We talk a lot about observation here at Zoospensefull and we believe it is fundamental in becoming better animal trainers. To progress as trainers we should be observing our animals more. Observation is a powerful method useful before, during and after all training sessions, it will dictate whether your sessions are successful or unsuccessful. Observation, when done often and correctly will help you learn a lot more about your animals, which will directly effect the outcome of your training sessions.

Many of us work in zoological settings, with a variety of animals, some times in the hundreds. It would be impractical or impossible to observe all animals under your care all of the time. But by picking an animal or group of animals and observing them for periods of time, it can teach you a lot about the different activities and behaviours of your animals. It is also important to look at that animals natural history to understand what behaviours are species appropriate and typical. Even with this information, there can be so many different aspects to the animals behaviour. Flight animals can be calm in presumed stressful situations or social animals choosing not to engage.

We should be thinking why animals behave they way they do not only during training sessions. As trainers we often have a drive or personal motivation for training our animals. However, this could potentially create a negative experience within the sessions by not considering the animals behaviour and motivations. You run the risk of being unsuccessful with your training session and programme by not considering all the internal and external factors that could be at play. Through observation we can quickly discover if there are problems in the group or as individuals such as, individual behaviours, sexual distractions, hierarchy, or other factors that could simply affect the outcome of the training session.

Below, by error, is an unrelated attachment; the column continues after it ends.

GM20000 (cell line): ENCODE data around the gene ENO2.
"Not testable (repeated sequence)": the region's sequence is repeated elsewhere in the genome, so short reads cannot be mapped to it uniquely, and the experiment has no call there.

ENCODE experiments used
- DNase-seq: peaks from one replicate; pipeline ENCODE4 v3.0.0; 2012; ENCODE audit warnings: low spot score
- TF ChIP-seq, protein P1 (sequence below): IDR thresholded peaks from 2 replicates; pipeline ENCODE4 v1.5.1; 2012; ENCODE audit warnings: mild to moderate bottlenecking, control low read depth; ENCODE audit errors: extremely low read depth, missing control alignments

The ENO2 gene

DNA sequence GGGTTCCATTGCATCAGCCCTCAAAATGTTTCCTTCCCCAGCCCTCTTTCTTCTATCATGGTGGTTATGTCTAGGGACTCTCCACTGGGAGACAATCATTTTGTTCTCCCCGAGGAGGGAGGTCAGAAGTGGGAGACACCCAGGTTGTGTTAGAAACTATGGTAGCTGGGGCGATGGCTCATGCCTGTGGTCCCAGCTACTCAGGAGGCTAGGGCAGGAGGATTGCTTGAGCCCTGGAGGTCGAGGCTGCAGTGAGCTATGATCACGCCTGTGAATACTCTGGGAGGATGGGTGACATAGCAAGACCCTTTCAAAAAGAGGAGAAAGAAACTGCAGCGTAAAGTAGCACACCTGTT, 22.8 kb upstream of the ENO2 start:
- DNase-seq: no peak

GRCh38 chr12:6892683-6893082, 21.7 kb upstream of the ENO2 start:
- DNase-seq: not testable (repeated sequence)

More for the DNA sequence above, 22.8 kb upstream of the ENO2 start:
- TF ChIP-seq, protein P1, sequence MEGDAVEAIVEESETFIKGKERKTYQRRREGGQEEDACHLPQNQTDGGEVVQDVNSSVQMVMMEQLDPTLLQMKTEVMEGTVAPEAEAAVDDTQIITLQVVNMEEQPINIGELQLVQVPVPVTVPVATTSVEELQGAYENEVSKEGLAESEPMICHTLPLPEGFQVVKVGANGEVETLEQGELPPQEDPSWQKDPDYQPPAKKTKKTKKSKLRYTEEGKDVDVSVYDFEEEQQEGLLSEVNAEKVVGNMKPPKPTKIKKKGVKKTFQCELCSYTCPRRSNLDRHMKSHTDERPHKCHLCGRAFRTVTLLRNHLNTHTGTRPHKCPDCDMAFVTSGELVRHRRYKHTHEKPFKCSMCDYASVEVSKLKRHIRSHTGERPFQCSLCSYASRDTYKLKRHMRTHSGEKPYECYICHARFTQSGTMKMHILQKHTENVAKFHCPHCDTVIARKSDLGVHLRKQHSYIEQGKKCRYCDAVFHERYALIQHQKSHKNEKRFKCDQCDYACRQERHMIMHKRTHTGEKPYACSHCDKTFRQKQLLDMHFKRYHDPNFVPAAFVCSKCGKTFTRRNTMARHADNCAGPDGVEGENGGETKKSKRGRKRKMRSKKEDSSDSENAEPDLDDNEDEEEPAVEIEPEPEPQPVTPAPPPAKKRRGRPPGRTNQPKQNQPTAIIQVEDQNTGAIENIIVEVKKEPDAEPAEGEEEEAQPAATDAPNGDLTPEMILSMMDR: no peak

In the above video the trainer presents their hand for a step up before the animal has finished their reinforcement, the resulting behaviour is a delay in response and a juvenile begging behaviour.

By observing what’s going on before we start the training session, we can plan our session to set the animals up for success. If we observe various challenges, such as food dominance or a nervous or uncomfortable animal, we need to address these issues in our training sessions to ensure more success in future sessions.

In the video above you can clearly see a difference in body language of the red-rumped agouti, that indicates the comfort level within the session. In the first clip the agouti is stretching to reach the reinforcement within the crate. Through observation the trainer can determine that this isn’t a relaxed body posture and pushing the animal before it becomes comfortable with the current approximation would result in an unsuccessful training session and a break down in the crating behaviour. 

To be honest, many of us forget the power of observation as a tool for further training sessions and managing our animals. Within training sessions, a lot of behaviours are occurring, the only thing we have to do is pick up on these behaviours and tailor our actions to the animals. It’s not simply about providing primary reinforcement and expecting that the behaviour will occur again. Of course this works for many of us but it’s all about getting the timing right. We have to pick up on what the animal wants in that specific moment, without proper observation we are not able to excel as trainers. With the right reinforcements, at the right times, we can encourage the animal to make choices towards our set training goals.

In the above video you can see the trainers observing and waiting for the galah to be paying attention, finish it’s primary reinforcer and is looking at or in the direction of the trainer before offering the cue. This will help in ensuring the animal responds promptly and correctly. It is a skill that, like many, needs to be practiced and honed. The behaviour of a to b, although first established in a neutral setting, will be tested in a more dynamic environment. External factors such as conspecifics, seasonality, time of day, appetite and inexperienced trainers etc. are all factors that can come into play and we as trainers need to be aware of.

Observation is an important and powerful tool to train animals. With consistent observation and appropriate reaction, trust is being built up and therefore, we shape the choice of the animal and how they respond towards us. Figuring out what our priorities are as trainers and the choices the animal makes is not an easy task. When you are able to observe and implement change on the spot, your training will develop a lot faster and progression will come easily.

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